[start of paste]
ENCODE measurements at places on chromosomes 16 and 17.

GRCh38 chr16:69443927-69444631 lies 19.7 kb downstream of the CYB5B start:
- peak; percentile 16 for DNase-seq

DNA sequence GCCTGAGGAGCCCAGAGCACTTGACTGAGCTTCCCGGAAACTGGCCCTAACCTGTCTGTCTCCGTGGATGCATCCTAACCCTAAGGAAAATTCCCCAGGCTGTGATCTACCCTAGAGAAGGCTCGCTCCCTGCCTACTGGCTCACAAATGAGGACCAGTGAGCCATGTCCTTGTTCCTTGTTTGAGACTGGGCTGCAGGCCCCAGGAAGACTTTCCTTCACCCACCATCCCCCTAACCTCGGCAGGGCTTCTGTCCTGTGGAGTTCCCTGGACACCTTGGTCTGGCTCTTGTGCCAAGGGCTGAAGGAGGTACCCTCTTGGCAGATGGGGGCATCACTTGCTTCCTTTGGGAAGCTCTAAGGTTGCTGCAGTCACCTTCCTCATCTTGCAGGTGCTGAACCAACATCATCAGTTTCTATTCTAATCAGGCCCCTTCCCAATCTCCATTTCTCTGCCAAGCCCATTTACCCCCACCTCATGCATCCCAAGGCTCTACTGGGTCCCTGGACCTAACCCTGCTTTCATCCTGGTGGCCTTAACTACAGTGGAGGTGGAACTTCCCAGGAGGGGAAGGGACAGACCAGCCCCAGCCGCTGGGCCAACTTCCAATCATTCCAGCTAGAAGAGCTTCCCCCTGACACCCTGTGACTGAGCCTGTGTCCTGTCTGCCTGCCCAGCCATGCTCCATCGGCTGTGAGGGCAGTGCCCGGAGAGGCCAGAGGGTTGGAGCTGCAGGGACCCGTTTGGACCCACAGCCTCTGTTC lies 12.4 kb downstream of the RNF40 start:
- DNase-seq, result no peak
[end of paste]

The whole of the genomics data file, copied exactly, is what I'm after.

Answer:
ENCODE measurements at places on chromosomes 16 and 17.

GRCh38 chr16:69443927-69444631 lies 19.7 kb downstream of the CYB5B start:
- peak; percentile 16 for DNase-seq

DNA sequence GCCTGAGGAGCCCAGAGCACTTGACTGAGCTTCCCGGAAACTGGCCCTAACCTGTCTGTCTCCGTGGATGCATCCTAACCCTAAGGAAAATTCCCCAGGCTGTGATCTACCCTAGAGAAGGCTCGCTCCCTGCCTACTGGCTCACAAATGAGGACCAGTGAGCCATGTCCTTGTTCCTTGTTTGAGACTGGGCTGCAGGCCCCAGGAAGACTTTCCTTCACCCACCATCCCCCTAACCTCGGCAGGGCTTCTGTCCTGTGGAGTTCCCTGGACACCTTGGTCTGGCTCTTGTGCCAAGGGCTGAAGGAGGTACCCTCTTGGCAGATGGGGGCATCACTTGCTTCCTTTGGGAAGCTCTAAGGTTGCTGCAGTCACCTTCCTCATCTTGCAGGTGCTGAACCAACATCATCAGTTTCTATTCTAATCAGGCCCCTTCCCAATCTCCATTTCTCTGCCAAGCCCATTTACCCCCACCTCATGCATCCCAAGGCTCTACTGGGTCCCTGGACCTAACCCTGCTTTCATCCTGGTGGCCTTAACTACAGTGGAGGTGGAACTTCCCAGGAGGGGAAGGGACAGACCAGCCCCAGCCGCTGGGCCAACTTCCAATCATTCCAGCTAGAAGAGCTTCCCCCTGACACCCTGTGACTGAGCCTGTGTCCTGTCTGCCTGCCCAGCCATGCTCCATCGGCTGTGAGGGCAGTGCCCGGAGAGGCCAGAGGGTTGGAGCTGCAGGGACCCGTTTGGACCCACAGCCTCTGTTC lies 12.4 kb downstream of the RNF40 start:
- DNase-seq, result no peak